It was the sound of a quarter-inch thick china cup hitting the glass-topped wooden table, as my milk tea lands before me just three seconds after the waiter took my order.
My mind snapped out from my fuzzy morning daydream of fluffy bunnies jumping over lush green grass back into full awareness of the reality. It was brunch time on a muggy Tuesday morning, but with a slight change of scene from the usual relaxed cafes in Shoreditch – I was sitting alone, next to strangers in a small, cramped room lit by bright, yellow lights. An oversized, gold piece of calligraphy, a gift from a celebrity, was proudly displayed on one retro-looking, black-and-white tiled wall. Customers slurped their noodles, gulped down their tea, occasionally glancing up from their phones. Two waiters rushed around the tables, wiping down the tables after each customer, replacing the used cutlery with freshly washed ones, shouting orders to the sweating chefs in the open kitchen behind, dumping plates of breakfast food on tables and chatting in full-blown Cantonese. I was in Capital Café, a local café on a busy street in Hong Kong.
To be more specific, this café is a typical Cha-Chaan-Teng – a Hong Kong-style café. With that said, you can now ditch the stereotypical ideas of what a ‘café’ should be. Here, there is no overpriced coffee served in branded paper cups. Here, there is no good-looking baristas with suspected dyslexia. Here, there is no free Wi-Fi and no comfortable sofas with music blasting in the background. A Cha-Chaan-Teng is the place to fill your stomach with quick, affordable, truly Hong Kong-ese food. It is the place you’d go to when you finish work late at night, for an early morning breakfast or an afternoon tea at 15:15. It is the place where you eat surrounded by noise, and expect to be kicked out as soon as you’ve finished your meal. It is the place where you witness a food culture that has formed through many years under British rule, a tradition that has survived through many generations, a well-loved cuisine that answers the true needs, tastes and lifestyle of working class Hong Kong-ese people.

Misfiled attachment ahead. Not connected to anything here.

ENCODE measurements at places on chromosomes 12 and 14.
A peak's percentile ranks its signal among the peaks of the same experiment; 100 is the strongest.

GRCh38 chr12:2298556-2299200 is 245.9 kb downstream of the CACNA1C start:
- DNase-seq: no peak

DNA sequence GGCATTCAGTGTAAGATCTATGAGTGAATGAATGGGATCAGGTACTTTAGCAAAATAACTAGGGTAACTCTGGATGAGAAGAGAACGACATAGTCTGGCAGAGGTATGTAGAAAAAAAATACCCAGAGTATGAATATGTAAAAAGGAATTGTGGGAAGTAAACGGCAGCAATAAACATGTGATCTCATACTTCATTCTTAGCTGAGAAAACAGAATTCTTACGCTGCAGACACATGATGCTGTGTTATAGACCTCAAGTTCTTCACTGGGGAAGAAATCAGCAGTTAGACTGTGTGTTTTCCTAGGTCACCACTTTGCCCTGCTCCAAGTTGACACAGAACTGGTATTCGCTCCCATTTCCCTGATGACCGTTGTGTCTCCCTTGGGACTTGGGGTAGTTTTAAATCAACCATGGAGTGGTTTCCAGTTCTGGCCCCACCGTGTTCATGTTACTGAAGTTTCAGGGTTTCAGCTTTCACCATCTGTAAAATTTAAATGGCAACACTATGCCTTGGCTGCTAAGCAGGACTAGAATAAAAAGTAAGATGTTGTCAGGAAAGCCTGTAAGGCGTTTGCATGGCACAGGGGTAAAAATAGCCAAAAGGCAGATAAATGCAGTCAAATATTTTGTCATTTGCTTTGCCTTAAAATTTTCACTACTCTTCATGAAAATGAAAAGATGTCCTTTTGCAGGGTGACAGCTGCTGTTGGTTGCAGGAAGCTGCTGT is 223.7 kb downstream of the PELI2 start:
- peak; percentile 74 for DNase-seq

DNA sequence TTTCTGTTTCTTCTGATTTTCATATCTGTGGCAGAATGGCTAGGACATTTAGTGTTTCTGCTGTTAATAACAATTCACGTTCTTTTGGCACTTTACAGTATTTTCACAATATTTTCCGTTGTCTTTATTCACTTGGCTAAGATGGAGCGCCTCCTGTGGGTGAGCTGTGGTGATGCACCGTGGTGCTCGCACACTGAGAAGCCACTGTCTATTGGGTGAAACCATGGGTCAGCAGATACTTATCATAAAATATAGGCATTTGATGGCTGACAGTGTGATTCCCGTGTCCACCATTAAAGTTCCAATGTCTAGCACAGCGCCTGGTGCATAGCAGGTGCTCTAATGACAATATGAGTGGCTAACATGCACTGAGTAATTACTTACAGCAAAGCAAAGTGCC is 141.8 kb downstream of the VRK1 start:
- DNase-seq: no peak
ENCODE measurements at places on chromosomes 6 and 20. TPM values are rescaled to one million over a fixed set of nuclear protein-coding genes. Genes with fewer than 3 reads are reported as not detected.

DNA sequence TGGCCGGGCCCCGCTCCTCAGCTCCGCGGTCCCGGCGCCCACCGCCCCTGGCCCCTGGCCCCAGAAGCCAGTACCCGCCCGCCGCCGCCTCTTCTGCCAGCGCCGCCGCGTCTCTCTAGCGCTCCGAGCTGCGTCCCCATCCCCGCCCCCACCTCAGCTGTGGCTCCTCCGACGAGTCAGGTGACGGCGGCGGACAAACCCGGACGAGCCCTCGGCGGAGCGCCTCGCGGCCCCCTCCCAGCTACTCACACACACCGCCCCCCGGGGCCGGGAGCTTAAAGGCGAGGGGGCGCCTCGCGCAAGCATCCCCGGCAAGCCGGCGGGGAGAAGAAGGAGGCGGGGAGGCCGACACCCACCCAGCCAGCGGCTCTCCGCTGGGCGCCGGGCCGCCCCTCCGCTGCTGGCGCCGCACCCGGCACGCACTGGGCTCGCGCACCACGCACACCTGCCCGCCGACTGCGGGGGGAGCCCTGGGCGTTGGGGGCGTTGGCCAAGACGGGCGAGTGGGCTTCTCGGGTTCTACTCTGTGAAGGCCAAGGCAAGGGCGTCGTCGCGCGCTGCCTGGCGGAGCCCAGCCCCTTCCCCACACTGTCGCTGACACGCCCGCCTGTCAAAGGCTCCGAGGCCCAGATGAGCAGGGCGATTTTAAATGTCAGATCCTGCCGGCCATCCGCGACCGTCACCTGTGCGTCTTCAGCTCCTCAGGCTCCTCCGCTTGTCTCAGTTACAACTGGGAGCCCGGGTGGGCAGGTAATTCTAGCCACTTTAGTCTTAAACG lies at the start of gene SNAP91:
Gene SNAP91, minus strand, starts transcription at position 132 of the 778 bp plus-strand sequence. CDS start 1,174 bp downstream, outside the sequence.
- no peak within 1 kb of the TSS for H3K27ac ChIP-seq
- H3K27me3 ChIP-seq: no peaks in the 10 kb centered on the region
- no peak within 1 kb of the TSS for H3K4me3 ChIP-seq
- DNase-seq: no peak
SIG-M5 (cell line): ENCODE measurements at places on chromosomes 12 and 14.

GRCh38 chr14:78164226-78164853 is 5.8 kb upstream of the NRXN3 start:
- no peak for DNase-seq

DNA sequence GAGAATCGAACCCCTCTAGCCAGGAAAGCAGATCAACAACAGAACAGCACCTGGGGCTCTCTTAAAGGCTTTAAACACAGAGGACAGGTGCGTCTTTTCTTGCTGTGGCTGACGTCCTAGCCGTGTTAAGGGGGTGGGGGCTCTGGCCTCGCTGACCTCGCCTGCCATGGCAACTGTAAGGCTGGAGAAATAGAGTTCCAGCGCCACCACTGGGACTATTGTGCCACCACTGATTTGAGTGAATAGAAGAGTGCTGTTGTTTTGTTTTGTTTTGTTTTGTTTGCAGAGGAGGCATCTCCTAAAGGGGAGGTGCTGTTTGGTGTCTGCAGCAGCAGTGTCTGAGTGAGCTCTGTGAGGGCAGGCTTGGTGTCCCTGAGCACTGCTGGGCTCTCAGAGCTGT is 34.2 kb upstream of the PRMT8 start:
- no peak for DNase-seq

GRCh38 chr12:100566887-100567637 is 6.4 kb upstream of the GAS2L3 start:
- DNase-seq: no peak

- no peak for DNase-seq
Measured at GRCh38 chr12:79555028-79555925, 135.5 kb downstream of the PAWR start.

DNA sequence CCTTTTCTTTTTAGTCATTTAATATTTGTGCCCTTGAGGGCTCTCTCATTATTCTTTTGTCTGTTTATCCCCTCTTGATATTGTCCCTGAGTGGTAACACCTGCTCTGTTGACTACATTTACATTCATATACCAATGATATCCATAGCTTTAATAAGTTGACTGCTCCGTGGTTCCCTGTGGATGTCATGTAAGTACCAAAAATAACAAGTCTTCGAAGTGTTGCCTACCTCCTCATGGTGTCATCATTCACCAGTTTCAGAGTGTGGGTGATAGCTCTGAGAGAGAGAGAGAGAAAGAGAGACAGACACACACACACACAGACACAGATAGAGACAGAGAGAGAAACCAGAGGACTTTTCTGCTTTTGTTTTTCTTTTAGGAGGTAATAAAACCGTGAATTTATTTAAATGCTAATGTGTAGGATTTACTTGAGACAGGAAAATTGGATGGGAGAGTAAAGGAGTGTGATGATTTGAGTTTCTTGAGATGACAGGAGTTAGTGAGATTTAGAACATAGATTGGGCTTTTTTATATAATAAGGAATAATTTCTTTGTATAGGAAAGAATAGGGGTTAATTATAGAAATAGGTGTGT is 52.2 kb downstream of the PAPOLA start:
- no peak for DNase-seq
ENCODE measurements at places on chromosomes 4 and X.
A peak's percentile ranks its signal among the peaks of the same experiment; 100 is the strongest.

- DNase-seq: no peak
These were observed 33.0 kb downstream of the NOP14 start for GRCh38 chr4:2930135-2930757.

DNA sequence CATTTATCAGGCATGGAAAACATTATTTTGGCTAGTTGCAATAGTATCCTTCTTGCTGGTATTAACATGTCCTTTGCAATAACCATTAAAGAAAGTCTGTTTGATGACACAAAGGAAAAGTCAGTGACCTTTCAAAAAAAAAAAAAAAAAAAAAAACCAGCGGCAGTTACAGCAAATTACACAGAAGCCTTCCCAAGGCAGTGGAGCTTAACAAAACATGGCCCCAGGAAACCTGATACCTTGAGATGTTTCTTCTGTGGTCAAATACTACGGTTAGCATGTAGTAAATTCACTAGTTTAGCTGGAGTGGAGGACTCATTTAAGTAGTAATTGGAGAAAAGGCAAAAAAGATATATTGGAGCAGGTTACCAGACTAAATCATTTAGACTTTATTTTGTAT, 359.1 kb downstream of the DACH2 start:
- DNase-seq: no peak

Let’s be frank. As a Hong Kong-ese raised by (slightly) health-conscious parents, I’ve ever only entered a Cha-Chaan-Teng three times in 21 years. Why? Because the menu would be shock horror to any nutritionist. Fruit and vegetables do not make an appearance, except for a slice of tomato or a cabbage leaf in a sandwich. The menu here, in the form of laminated sheets of paper tucked underneath the glass table-tops, was no exception. Breakfast: macaroni in soup with artificial ham, toast with peanut butter and condensed milk. No dim sum, by the way. Lunch: spam sandwich, spaghetti with barbeque pork. Afternoon tea: Deep fried French toast (a must-have Hong Kong-ese classic) drenched in golden syrup topped with a big slab of butter, finished off with a good cup of milk tea (extra-strong black tea with evaporated milk, an all-time favourite). No one cares about five-a-day, arteries or heart disease when you can get a filling meal for under 40 HKD (£4).
The black truffle scrambled eggs on toast on a flowery plate was dumped in front of me just like the others. This was what I came here for – an old-school café keeping up with the latest black-truffle-in-everything trend. The mountain of bright yellow scrambled eggs wobbled and shook on the inch-thick piece of white toast, with some specks of ‘black truffle’ garnished on top. I was so hungry by then, I grabbed my dripping wet knife and fork off the damp napkin and dug in. Yes, I paid the extra £2 for the non-existent black truffle (the black specks were just burnt carbon bits), but the scrambled eggs were the best I’ve ever had. Creamy, velvety-smooth yet light – the cheap, spongy white bread soaking up the golden river of deliciousness. I washed down each and every mouthful with milk tea – smooth and just the right amount of gip (a Cantonese word for bitterness).
As I headed towards the forever pissed-off-looking lady at the till by the door, my mind came clear of a truth. I needn’t the best sourdough, fancy French butter with a Clarence Court egg; it was the cheap bread, the most horrible service you could ever imagine in a rowdy environment for a taste of the authentic, delicious local breakfast, and reunited my taste buds with my roots.